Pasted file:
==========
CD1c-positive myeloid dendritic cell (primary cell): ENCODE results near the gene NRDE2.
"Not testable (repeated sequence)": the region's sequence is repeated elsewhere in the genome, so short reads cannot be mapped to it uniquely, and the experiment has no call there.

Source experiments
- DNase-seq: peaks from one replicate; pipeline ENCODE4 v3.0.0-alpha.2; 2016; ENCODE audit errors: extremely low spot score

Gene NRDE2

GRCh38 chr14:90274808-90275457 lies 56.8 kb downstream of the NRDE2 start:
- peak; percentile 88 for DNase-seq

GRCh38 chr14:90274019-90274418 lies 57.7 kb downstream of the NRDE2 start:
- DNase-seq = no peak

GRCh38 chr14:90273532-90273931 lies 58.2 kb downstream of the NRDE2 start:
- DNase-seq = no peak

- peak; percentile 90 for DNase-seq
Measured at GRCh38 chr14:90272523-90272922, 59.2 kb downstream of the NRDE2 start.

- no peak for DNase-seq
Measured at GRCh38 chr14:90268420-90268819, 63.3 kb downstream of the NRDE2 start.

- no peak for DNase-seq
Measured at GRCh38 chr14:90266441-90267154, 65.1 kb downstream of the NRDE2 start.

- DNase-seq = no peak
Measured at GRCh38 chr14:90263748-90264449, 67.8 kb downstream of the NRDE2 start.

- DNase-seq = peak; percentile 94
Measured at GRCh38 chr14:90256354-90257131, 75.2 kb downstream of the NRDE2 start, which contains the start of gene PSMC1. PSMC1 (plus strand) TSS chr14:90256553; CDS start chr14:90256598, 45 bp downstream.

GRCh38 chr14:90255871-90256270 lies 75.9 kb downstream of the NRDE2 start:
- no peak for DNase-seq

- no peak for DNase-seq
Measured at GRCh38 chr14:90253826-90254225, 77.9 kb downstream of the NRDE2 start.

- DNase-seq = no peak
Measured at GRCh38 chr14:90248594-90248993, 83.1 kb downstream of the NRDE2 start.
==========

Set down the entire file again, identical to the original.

CD1c-positive myeloid dendritic cell (primary cell): ENCODE results near the gene NRDE2.
"Not testable (repeated sequence)": the region's sequence is repeated elsewhere in the genome, so short reads cannot be mapped to it uniquely, and the experiment has no call there.

Source experiments
- DNase-seq: peaks from one replicate; pipeline ENCODE4 v3.0.0-alpha.2; 2016; ENCODE audit errors: extremely low spot score

Gene NRDE2

GRCh38 chr14:90274808-90275457 lies 56.8 kb downstream of the NRDE2 start:
- peak; percentile 88 for DNase-seq

GRCh38 chr14:90274019-90274418 lies 57.7 kb downstream of the NRDE2 start:
- DNase-seq = no peak

GRCh38 chr14:90273532-90273931 lies 58.2 kb downstream of the NRDE2 start:
- DNase-seq = no peak

- peak; percentile 90 for DNase-seq
Measured at GRCh38 chr14:90272523-90272922, 59.2 kb downstream of the NRDE2 start.

- no peak for DNase-seq
Measured at GRCh38 chr14:90268420-90268819, 63.3 kb downstream of the NRDE2 start.

- no peak for DNase-seq
Measured at GRCh38 chr14:90266441-90267154, 65.1 kb downstream of the NRDE2 start.

- DNase-seq = no peak
Measured at GRCh38 chr14:90263748-90264449, 67.8 kb downstream of the NRDE2 start.

- DNase-seq = peak; percentile 94
Measured at GRCh38 chr14:90256354-90257131, 75.2 kb downstream of the NRDE2 start, which contains the start of gene PSMC1. PSMC1 (plus strand) TSS chr14:90256553; CDS start chr14:90256598, 45 bp downstream.

GRCh38 chr14:90255871-90256270 lies 75.9 kb downstream of the NRDE2 start:
- no peak for DNase-seq

- no peak for DNase-seq
Measured at GRCh38 chr14:90253826-90254225, 77.9 kb downstream of the NRDE2 start.

- DNase-seq = no peak
Measured at GRCh38 chr14:90248594-90248993, 83.1 kb downstream of the NRDE2 start.